Finally, we asked managers to evaluate factors affecting staff productivity and rework. We asked them to think of their typical projects, and the conditions that change over the course of the projects. A list of 17 factors was offered for both design and build stages of work. Respondents were asked to assess each factor according to the strongest impact that it has on productivity (work output per person-hour of input) during their project(s). They could rate each factor as having an impact that is not discernible, low (0-10 percent maximum impact), medium (10-20 percent maximum impact), or high (over 20 percent maximum impact). (Note that in compiling averages, we attached values of 0, 5, 15, and 25 percent productivity reduction to those responses.) The average weighted impacts are reported in Exhibit 2, sorted by degree of maximum impact for each of the design and build project stages.
Among the many implications, what stands out is the prevalence of “people” factors at the top of each set of rankings. Indeed, the same four “people” factors sit among the top third (six elements) of each list—low staff experience/skill, low availability/experience of supervisors, low staff morale, and overtime/fatigue. Clarity of requirements specifications and work scope changes complete the top half-dozen in both design and build. The maximum productivity impacts from each of the top-ranked factors range from 12 percent to 21 percent. (Interestingly, there were no dramatic differences in these responses—or, indeed, other response categories—between IT/software projects and more construction-intensive projects. We intended to test this apparent similarity more completely with a larger survey.)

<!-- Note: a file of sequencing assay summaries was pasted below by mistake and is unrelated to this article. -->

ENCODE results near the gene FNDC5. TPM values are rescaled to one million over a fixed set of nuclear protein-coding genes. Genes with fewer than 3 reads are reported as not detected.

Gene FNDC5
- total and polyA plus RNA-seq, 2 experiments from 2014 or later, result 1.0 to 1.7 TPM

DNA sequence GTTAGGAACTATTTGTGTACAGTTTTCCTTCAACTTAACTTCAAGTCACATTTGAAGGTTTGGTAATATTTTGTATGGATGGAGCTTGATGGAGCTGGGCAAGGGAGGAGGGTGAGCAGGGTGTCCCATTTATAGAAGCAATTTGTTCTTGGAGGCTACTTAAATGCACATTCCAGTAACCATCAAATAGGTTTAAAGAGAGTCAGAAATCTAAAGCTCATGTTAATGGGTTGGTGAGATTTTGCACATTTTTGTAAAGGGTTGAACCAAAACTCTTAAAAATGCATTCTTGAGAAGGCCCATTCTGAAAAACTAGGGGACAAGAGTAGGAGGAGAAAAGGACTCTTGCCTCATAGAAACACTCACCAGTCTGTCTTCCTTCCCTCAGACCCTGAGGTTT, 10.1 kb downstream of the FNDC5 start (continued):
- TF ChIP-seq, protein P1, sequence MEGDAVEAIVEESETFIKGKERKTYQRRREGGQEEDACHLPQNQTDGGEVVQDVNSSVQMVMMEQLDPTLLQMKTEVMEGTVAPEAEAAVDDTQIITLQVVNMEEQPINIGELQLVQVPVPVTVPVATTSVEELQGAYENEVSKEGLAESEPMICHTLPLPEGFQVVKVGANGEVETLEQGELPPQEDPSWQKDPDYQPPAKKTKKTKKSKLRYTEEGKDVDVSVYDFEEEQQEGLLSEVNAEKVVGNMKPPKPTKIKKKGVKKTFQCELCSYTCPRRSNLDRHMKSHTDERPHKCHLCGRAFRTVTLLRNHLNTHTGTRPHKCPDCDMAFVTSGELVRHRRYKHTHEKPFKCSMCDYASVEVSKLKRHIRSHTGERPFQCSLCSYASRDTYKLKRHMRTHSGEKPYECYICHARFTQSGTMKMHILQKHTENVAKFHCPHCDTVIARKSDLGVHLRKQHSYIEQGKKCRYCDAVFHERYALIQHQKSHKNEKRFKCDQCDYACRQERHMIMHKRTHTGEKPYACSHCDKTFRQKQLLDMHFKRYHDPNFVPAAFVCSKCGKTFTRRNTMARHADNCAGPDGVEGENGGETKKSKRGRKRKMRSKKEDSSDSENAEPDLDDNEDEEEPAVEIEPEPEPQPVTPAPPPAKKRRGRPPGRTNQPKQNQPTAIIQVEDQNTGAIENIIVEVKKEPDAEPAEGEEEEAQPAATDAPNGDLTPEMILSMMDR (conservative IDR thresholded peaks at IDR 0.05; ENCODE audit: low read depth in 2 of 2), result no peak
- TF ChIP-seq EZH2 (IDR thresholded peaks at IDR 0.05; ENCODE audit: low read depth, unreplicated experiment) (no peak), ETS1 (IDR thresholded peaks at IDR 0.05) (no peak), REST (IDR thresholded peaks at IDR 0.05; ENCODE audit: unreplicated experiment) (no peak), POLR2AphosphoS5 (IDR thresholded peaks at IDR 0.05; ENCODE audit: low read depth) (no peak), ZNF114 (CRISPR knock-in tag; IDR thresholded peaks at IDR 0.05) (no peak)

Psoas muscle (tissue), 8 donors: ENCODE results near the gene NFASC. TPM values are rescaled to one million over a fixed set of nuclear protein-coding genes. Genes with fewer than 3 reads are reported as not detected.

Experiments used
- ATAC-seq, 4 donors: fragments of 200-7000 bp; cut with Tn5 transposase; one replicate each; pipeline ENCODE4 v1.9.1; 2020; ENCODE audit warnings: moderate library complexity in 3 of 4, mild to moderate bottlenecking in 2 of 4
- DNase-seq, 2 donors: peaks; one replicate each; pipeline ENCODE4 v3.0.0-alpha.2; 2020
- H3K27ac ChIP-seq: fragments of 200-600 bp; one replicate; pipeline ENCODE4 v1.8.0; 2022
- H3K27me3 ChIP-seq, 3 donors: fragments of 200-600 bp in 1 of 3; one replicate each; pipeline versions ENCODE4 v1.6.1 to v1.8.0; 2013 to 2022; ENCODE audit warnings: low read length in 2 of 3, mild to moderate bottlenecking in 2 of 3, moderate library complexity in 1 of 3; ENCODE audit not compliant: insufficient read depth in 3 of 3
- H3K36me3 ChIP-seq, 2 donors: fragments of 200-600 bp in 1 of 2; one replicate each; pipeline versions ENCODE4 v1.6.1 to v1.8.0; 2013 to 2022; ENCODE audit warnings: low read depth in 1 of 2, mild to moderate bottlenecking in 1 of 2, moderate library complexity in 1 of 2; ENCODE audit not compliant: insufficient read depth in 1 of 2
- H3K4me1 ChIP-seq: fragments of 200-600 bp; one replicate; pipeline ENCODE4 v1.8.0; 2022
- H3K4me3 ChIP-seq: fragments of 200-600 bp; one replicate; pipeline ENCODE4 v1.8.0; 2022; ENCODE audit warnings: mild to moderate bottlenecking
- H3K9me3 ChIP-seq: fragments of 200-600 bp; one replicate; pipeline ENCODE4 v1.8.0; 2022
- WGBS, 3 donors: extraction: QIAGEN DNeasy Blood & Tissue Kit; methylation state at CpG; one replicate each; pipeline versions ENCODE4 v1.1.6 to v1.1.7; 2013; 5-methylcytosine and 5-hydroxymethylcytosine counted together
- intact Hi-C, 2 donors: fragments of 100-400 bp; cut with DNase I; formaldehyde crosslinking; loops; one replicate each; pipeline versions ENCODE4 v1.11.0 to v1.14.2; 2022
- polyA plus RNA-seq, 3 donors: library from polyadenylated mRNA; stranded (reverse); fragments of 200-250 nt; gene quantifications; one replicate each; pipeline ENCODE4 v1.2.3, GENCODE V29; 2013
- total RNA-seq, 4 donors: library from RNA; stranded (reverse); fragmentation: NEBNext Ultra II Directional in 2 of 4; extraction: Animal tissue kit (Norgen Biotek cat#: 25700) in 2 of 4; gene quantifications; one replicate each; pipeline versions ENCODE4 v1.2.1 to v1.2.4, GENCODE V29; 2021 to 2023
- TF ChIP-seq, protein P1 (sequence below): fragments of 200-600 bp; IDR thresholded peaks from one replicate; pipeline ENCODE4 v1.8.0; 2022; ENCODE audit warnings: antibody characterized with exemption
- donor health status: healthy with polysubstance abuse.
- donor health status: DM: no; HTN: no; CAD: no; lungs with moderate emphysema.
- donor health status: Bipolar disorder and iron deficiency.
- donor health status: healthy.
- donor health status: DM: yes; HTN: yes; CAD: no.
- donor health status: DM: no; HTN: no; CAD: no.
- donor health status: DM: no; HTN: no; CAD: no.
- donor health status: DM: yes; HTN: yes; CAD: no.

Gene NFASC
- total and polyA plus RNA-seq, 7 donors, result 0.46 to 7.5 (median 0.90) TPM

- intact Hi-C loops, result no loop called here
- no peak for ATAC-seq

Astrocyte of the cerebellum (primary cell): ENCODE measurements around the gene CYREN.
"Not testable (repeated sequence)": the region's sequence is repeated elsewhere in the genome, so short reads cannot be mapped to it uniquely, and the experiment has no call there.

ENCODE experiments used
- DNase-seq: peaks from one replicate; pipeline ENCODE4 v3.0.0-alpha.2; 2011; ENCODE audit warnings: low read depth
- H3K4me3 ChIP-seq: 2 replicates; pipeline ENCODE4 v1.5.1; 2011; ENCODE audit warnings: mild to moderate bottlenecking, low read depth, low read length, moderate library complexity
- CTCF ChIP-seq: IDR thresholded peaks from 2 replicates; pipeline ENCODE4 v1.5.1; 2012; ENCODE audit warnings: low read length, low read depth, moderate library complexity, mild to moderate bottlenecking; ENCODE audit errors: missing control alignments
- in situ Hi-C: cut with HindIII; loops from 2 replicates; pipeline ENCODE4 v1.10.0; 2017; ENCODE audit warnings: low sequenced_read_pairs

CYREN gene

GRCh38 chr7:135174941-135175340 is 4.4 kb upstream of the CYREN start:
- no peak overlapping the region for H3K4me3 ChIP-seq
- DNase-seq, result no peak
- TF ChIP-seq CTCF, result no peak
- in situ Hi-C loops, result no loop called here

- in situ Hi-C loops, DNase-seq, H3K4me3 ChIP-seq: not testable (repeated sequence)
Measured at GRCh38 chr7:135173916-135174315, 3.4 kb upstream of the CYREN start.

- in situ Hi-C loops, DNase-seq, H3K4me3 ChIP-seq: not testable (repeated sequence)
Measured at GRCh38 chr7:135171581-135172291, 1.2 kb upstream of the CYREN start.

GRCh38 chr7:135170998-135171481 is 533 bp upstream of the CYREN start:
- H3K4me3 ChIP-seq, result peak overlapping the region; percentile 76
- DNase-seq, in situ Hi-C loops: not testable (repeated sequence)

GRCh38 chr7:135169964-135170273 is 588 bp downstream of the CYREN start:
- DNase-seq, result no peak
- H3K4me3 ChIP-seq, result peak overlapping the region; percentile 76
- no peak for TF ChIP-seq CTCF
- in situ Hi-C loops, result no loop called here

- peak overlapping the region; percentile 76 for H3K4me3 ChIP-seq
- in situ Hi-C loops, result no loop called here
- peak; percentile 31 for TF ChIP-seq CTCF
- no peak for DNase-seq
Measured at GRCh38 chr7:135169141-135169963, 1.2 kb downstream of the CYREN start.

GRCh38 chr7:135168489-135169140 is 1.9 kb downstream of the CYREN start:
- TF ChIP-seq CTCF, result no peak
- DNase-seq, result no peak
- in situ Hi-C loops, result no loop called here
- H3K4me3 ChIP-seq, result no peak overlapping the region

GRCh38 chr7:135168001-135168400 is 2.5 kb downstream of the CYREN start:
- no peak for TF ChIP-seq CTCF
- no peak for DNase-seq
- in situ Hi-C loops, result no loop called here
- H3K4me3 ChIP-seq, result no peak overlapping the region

What does this mean for project performance and the prospects for improvement? In the next section and the sidebar we resurrect a version of the simulation model described in “The $2,000 Hour” to demonstrate and test the consequences of several of these project productivity impacts. More important, we'll see what performance improvement we can expect by fixing them.
In a series of PMI® publications [PM Network, Feb. 1993, “The Rework Cycle: Why Projects are Mismanaged” and “The Rework Cycle: How It Really Works…And Reworks”; Project Management Journal, Mar. 1993, “The Rework Cycle: Benchmarks for the Project Manager”; and Project Management Handbook, ed. J.K. Pinto, 1998, Jossey-Bass, “Four Failures in Project Management”] I described a project simulation model built around the concept of the “rework cycle” (see sidebar).
In order to demonstrate the consequences of the factors reported in this survey, and the benefits achievable by improving them, we have used a version of this model that was set up with the average characteristics of the survey respondent group.
The “average” project simulated in this analysis is planned to span 24 months, with a budget totalling 100,000 staff-hours. In the simulation of the as-surveyed “average” project, the actual cost is just over 130,000 hours, about a 30 percent overrun. However, let us enter, via simulation, a magical world in which the top four cited “people issues”—low skill/experience, low morale, low availability/experience of supervisors, and overtime/fatigue—all have been reduced to “low impact.”